t's Saturday and the women hurry into the cooperative's warehouse in this rural town in southeastern Peru with huge bags of coffee beans on their backs. Some come on their own, others are accompanied by their husbands or children. But they have all hiked long distances from their farms in the mountains where they grow some of the world's top organic specialty coffee.
Victoria Viamonte, 43, and her 63-year-old neighbor Inocencia Chipana haul their 50-pound bags of beans from their farms, a three-hour walk away. For others, the burden is eased by a mule or a wheelbarrow.
The small coffee growers' farms are scattered along the hills in the jungles of Puno, a region in the southeast corner of Peru that is earning a name for the coffee of Sandia, one of the provinces in the region.
Putina Punco, in the province of Sandia, is a 12-hour drive north of Puno, the capital of the region of the same name. In this area, Quechua and Aymara indigenous men and women produce, in harmony with nature, the beans that won an award this year as one of the world's best specialty coffees.
In April, the Specialty Coffee Association of America (SCAA) selected the Tunki beans grown by Wilson Sucaticona, a young Aymara farmer from Putina Punco, as one of the nine best "Coffees of the Year", at the 2010 Roasters Guild Coffees of the Year Competition. His beans also won the People's Choice Award.
Shortly afterwards, the Specialty Coffee Association of Europe (SCAE) selected Tunki coffee, which is grown in Tunkimayo, in Sandia province, to participate in a London fair of the world's best coffees. The price of Tunki coffee immediately shot up to its highest level yet, 1,000 dollars per quintal (100 pounds).
Saturday is market day, and the small coffee farmers have come down from the hills to buy the week's provisions and deliver their beans. The warehouse of CECOVASA -- the organization of coffee-growers cooperatives of the Sandia Valleys -- has become a busy beehive of activity, full of perspiring men and women hurrying to get everything done.
"Women and men work on an equal footing in the countryside," Teresa Jove, 45, secretary of the CECOVASA women's development committee, tells TerraViva.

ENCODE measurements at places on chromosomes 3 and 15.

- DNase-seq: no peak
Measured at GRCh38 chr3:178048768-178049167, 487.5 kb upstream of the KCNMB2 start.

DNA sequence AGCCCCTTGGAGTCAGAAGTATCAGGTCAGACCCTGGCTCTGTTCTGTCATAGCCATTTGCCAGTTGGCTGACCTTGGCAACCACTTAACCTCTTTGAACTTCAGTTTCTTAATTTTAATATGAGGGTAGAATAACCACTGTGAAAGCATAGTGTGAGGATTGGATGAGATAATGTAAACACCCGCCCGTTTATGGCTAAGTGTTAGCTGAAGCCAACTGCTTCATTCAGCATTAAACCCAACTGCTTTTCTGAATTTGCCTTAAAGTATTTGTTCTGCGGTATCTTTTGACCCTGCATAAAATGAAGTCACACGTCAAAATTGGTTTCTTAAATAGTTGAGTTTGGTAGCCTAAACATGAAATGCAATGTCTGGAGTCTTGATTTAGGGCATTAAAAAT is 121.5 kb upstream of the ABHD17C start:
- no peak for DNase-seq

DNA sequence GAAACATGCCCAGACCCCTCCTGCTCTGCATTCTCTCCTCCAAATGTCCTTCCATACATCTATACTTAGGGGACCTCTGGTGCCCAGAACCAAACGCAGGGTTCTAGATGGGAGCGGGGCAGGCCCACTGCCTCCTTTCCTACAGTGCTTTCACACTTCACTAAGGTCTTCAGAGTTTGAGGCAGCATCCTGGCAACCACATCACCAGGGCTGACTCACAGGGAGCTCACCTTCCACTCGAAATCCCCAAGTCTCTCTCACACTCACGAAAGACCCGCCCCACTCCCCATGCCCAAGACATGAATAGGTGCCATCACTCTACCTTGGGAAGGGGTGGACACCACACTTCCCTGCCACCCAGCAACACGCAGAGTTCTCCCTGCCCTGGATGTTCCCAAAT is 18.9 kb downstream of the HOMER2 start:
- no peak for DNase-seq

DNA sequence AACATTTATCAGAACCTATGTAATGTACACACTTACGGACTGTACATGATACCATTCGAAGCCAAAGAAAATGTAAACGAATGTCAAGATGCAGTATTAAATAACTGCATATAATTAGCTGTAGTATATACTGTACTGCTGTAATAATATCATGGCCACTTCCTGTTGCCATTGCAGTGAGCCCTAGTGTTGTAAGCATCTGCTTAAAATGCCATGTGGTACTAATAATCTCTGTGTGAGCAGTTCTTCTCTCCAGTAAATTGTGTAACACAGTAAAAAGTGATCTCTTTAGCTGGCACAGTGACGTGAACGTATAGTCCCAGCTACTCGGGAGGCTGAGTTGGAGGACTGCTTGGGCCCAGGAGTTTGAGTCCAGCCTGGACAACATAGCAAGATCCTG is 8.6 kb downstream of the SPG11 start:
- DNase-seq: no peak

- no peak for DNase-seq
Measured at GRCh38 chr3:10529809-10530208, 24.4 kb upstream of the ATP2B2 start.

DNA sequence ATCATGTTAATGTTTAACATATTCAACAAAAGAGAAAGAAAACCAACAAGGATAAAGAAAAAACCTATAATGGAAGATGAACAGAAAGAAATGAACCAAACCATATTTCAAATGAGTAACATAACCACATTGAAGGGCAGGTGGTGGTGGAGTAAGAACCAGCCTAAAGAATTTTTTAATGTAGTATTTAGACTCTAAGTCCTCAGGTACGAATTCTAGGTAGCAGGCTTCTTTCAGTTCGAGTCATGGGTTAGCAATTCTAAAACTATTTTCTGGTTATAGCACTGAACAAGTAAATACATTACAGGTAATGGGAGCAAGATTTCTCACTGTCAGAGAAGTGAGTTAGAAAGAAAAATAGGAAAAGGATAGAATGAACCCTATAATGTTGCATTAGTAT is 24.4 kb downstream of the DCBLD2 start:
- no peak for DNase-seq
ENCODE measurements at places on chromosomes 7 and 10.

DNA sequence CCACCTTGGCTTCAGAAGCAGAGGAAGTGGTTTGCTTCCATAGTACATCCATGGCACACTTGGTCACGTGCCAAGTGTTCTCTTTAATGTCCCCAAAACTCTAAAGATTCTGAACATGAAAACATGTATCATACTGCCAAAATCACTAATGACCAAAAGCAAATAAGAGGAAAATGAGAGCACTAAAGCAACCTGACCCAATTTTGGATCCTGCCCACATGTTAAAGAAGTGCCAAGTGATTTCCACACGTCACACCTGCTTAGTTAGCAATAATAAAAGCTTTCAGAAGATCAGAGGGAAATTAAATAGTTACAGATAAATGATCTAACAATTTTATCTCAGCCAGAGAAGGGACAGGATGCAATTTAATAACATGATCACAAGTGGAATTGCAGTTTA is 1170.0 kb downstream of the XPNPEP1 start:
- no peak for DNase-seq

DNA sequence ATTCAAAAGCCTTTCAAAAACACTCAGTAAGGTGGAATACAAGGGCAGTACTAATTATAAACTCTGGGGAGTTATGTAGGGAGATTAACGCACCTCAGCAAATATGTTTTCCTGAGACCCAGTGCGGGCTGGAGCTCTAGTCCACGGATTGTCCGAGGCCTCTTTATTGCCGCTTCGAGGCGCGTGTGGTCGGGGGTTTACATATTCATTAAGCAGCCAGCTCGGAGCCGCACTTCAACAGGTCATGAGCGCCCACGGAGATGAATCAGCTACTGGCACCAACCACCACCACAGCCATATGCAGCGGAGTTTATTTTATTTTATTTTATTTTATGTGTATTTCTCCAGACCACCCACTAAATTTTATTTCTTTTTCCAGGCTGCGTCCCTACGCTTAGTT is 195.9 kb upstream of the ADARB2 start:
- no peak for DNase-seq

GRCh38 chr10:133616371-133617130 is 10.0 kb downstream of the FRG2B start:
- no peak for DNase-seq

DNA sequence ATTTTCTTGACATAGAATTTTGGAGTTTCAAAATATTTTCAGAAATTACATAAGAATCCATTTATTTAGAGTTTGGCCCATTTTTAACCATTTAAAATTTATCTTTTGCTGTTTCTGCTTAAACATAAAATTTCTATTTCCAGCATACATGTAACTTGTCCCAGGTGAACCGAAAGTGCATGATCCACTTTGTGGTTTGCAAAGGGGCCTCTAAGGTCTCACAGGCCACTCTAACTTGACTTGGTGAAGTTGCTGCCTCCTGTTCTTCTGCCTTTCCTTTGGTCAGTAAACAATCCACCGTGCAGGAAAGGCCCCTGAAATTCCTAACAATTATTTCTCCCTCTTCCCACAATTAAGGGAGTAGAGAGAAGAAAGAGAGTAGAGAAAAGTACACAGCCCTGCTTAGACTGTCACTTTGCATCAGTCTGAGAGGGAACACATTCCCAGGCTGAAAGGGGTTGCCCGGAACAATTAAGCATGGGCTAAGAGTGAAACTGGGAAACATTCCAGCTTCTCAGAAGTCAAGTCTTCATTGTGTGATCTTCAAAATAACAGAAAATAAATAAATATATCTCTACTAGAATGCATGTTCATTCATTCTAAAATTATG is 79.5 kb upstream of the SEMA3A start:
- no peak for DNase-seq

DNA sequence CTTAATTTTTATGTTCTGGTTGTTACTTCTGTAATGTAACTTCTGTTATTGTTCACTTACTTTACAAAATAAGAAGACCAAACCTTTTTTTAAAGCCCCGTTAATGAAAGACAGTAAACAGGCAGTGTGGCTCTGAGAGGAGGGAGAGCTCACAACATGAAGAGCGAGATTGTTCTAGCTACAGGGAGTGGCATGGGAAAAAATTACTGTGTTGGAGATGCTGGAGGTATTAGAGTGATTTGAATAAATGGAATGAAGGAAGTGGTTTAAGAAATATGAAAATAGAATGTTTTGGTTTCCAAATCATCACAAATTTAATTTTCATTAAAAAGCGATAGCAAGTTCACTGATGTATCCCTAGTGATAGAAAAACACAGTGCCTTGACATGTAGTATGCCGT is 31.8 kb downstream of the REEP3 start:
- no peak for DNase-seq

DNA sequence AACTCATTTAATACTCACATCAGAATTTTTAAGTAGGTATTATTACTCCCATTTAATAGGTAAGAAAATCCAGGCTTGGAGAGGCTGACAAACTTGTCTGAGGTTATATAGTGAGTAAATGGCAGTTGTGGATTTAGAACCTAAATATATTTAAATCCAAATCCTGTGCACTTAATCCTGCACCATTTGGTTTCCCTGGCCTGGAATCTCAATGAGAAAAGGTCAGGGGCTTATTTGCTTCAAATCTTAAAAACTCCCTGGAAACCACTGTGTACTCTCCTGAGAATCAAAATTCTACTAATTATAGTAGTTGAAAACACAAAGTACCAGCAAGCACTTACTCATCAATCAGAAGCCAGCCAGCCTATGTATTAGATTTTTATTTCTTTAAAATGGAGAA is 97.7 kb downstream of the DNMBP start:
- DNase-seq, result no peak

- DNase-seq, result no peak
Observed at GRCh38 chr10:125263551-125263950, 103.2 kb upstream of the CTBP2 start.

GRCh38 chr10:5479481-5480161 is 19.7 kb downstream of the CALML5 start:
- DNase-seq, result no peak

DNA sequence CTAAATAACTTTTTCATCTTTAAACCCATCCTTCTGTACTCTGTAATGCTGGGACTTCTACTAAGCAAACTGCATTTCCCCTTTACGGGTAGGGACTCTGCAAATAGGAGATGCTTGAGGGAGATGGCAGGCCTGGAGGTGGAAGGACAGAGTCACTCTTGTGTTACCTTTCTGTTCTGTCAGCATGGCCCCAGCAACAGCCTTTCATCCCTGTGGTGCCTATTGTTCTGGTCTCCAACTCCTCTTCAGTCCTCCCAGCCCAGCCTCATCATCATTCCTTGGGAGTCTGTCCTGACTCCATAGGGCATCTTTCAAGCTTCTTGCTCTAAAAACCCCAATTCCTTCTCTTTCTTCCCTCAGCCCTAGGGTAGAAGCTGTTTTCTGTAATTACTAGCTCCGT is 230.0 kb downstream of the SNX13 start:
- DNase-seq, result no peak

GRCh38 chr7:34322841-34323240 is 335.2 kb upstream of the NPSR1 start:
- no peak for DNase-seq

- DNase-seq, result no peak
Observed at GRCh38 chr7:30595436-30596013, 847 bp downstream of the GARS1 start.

"We back each other up, and support our family together," says her husband, Pastor Larico, 51, before adding how proud they are that their three children are studying at university.
CECOVASA, the country's second-largest small-producer organization, sells 97 percent of its beans to the United States and Europe.
The organization's sales started to take off in 1998, when its growers began to produce organic shade coffee with the support of the U.S.-based Conservation International, which is promoting sustainable practices among coffee farmers in Peru's Upper Tambopata valley to the north of Lake Titicaca, to keep them from encroaching on the Bahuaja-Sonene National Park, part of which lies in the region of Puno.
The quality of the beans improved as the farmers adopted measures ensuring sustainable production of fair trade coffee. And to help obtain international certification of the coffee, CECOVASA began to promote gender equality as well.
As a result, 30 percent of the 5,000 cooperative members are now women.
But machismo runs deep. "There are farmers who haven't gotten used to a woman saying what she thinks and speaking out," says Rocio Vinueza, a Catholic nun who works with the women coffee-growers.
Maria Ramos, 56, is one of the women farmers who has come out of her shell. She previously headed CECOVASA's women's development committee, of which she is now vice president. Her farm is located 1,650 metres above sea level, like Sucaticona's award-winning coffee bushes.